By David Stevenson on Monday 6 June 2016
Platform Black and Investly announce moves to put own capital at risk
One of the main recent criticisms of market place lending as a business model has been the absence of what’s called skin in the game i.e. as intermediaries the lending platforms are not putting their own capital at risk unlike more traditional balance sheet lenders such as banks. Two UK based invoice funding platforms – Platform Black and Investly – have now decided to confront this criticism head on by deploying their own capital alongside investor’s cash. This move in effect puts the platform’s capital at risk in the event of a default by a lender.
Platform Black (PB) announced this week that they’ll underwrite the first 10% of every auction on the platform, thus taking the first 10% of any capital loss suffered by an investor. The change in structure was implemented on June 1st. The platform quotes an example where a client defaults with a capital exposure of £500k, which forces PB to fund £50k to the investors’ capital loss on a % investment per investor. Platform Black concedes that this shift in strategy won’t entirely eliminate default risk but it argues that the investor can at least take some comfort that Platform Black will be considered in its approach to due diligence.
In addition to this big change of strategy, the business has also announced that it will contribute a 1% financial interest in every single invoice auctioned on the platform. According to Caroline Langron, MD of Platform Black, the decision to put its own capital at risk is simple common sense: “I stand by my belief that if I wouldn’t put my own money into an auction, then I wouldn’t expect an investor to do so either, so from 1 July we will be the first to invest in every auction”.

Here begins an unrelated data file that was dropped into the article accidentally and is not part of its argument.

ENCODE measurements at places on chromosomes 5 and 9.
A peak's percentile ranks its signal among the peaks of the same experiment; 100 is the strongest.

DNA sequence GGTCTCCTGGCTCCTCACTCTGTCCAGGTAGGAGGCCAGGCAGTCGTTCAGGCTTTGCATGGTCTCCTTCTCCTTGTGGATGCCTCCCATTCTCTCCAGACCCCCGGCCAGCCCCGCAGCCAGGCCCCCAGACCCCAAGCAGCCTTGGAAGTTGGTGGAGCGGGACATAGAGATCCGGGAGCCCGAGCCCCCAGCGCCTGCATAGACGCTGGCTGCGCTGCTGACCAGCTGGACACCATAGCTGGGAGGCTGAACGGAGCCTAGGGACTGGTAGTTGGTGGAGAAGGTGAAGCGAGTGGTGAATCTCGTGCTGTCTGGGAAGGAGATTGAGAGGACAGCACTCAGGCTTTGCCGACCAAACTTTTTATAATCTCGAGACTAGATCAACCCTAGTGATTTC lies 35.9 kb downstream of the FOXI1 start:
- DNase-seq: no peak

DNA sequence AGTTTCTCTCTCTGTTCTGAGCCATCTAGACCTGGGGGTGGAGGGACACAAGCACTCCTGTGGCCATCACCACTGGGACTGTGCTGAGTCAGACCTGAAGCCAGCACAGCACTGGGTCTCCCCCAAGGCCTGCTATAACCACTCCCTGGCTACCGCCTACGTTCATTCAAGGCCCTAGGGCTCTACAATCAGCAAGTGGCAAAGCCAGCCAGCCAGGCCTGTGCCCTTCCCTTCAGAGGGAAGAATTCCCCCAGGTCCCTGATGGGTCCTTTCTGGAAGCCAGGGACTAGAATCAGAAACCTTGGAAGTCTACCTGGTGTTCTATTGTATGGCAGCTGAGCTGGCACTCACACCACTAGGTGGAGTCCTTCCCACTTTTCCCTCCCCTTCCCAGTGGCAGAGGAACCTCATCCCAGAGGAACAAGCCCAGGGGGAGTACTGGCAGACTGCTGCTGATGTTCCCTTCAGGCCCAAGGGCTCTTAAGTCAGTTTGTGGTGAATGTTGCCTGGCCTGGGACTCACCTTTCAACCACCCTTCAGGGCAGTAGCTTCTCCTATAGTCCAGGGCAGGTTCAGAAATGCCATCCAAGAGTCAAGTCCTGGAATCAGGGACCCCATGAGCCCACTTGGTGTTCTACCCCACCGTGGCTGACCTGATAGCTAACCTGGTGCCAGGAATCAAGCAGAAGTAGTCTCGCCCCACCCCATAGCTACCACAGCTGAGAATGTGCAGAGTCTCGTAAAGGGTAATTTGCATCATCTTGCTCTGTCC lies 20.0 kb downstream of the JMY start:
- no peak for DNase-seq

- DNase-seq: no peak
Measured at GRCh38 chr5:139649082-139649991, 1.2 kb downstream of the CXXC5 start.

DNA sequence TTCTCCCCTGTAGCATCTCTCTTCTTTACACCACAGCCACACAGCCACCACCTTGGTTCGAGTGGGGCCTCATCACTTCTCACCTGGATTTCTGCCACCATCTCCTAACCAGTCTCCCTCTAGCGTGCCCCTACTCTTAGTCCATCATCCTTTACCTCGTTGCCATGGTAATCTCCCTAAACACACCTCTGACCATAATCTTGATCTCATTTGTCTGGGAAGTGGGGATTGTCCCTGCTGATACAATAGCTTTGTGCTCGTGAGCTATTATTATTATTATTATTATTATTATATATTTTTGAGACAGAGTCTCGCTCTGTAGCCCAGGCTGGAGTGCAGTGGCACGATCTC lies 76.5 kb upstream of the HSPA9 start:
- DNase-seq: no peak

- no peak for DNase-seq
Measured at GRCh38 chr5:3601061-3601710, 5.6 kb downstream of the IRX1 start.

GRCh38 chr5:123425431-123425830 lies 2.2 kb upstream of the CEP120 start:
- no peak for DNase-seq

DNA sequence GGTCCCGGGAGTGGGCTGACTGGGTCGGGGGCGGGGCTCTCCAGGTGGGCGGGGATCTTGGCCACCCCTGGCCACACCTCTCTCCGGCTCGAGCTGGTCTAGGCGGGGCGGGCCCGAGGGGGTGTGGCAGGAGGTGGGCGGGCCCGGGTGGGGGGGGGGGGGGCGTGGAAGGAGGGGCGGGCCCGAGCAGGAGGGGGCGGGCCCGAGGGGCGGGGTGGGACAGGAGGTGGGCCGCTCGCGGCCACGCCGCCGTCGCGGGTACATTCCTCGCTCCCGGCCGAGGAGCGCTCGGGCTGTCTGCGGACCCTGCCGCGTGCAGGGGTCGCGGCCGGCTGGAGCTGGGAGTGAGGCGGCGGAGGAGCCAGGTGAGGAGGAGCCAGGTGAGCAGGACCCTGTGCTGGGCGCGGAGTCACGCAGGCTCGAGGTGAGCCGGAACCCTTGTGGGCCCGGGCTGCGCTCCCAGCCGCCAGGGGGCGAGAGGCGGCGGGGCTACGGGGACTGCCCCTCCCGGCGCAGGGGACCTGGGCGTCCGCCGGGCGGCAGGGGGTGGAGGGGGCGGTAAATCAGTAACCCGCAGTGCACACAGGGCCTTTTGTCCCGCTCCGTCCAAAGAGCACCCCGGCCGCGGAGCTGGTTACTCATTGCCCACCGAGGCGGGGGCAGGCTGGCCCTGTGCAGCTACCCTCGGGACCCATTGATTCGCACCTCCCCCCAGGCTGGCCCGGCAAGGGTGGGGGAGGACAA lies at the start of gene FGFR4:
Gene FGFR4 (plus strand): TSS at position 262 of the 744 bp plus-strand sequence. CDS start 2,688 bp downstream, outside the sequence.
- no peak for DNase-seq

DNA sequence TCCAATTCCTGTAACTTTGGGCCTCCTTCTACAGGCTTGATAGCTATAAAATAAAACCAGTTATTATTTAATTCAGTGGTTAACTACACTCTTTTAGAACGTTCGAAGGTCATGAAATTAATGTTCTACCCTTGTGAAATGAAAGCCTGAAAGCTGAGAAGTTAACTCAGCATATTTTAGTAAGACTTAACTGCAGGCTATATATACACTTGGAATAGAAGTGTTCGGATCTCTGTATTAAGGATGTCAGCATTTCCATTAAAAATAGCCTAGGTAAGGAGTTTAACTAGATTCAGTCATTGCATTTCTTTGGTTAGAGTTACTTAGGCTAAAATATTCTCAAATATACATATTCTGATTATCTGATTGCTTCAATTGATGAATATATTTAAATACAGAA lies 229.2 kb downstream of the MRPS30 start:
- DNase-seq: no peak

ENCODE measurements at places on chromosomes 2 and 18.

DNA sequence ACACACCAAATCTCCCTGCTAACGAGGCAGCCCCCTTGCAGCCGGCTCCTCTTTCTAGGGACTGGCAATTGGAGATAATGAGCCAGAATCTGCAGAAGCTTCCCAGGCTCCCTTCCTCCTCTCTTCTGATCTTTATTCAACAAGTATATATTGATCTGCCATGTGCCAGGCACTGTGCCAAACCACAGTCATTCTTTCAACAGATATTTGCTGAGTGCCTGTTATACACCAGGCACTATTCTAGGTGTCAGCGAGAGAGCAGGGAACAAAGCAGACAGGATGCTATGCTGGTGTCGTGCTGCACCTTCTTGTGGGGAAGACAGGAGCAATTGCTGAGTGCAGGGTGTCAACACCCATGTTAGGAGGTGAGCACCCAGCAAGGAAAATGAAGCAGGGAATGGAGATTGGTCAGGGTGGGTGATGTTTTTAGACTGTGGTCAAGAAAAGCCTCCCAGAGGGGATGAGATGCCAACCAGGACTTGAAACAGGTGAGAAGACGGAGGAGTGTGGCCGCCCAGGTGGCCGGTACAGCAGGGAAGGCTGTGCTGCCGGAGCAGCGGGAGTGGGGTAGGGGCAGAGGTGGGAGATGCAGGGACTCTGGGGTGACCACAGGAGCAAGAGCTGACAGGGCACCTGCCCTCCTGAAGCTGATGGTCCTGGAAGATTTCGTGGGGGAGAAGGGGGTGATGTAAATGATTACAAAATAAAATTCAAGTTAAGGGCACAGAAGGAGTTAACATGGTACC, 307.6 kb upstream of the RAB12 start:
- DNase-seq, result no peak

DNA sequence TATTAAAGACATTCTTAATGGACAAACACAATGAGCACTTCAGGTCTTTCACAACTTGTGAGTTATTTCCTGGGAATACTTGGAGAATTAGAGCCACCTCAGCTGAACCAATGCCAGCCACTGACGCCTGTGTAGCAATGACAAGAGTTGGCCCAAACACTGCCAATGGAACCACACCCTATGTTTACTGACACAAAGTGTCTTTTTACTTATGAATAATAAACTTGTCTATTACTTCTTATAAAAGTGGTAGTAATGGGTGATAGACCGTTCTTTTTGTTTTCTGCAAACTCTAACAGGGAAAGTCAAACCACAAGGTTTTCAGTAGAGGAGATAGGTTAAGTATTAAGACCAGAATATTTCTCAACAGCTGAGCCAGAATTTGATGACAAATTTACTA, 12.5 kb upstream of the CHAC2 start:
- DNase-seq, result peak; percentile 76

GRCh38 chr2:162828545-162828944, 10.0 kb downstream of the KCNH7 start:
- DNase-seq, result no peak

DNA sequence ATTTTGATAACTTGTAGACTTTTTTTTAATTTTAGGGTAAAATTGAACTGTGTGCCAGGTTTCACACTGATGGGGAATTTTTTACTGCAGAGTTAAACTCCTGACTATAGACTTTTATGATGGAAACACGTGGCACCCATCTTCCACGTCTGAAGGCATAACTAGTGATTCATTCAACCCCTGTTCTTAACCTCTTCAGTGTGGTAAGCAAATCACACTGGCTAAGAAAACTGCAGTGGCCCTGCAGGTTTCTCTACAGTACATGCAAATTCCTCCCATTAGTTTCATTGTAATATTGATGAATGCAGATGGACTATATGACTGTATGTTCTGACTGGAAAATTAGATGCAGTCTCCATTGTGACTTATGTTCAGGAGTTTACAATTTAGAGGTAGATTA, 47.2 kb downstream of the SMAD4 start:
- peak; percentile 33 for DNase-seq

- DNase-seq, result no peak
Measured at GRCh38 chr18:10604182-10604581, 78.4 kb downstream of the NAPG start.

Crucially Platform Black’s move is in effect a concession that the there is some potential for risk from platforms behaving purely as agents – and not risking their balance sheet. According to Langron: “it is apparent that most marketplace lenders are intermediaries, not principles and therefore do not retain any credit risk. We feel there comes a time when we as an industry need to man up and put some skin in the game! As all good credit teams do, we treat all trades as if they were our own money”.
The announcement from Platform Black was echoed by news from one of its competitors Investly. The smaller platform has always had its employees and shareholders participate in auctions with their personal funds alongside outside investors but from now on the platform itself will be making bids on invoice auctions using the company’s own cash. According to Investly: “Our bids will be made with the username Investly so that they are visible and recognizable to all investors. Our bids will range from 5-33% of the invoice funding target.”
Investly emphasises that it will not be prefunding invoices. It says that it “will be making bids alongside investors. To ensure a good return for investors, we will not be adjusting our rate downwards if the auction rate falls.”
The Investly and Platform Black moves could be read as a sign of confidence in their credit risk models – the former platform argues that the move reflects “the trust of our team and shareholders in our credit model”.
Over at Platform Black, similar confidence is on display. It’s announced that after a run of bad debt sin previous years, over the last 15 months Platform Black has only suffered one bad debt of £65k in January 2015 against a turnover of £44 million.
These numbers will come as excellent news for the business’s ultimate owners, GLI Finance. The London listed SME lending specialist recently announced that it would be increasing its stake in the invoice funder via an issue of £5 million of preference shares to Platform Black. GLIF has long put its own money to work on the Platform Black market place but the extra additional capital from the pref shares has undoubtedly helped boost Platform Black’s firepower.
The $64 million question of course is whether this strategic move by PB and Investly is the start of a much bigger trend – will the big four marketplace lenders now be pushed into putting their own capital at risk? Does this mean that every alternative finance platform will end up moving away from marketplace lending and adopt the balance sheet lending approach?